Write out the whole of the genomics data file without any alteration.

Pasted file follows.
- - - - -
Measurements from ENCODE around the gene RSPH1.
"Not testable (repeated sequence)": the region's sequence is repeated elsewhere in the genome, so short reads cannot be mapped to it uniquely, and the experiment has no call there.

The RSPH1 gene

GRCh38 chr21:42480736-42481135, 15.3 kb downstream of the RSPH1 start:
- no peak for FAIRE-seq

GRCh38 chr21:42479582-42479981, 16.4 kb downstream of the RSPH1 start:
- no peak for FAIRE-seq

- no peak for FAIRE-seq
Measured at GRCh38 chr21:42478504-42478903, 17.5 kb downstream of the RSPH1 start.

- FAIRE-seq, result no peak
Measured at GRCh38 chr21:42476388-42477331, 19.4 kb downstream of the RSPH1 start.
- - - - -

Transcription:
Measurements from ENCODE around the gene RSPH1.
"Not testable (repeated sequence)": the region's sequence is repeated elsewhere in the genome, so short reads cannot be mapped to it uniquely, and the experiment has no call there.

The RSPH1 gene

GRCh38 chr21:42480736-42481135, 15.3 kb downstream of the RSPH1 start:
- no peak for FAIRE-seq

GRCh38 chr21:42479582-42479981, 16.4 kb downstream of the RSPH1 start:
- no peak for FAIRE-seq

- no peak for FAIRE-seq
Measured at GRCh38 chr21:42478504-42478903, 17.5 kb downstream of the RSPH1 start.

- FAIRE-seq, result no peak
Measured at GRCh38 chr21:42476388-42477331, 19.4 kb downstream of the RSPH1 start.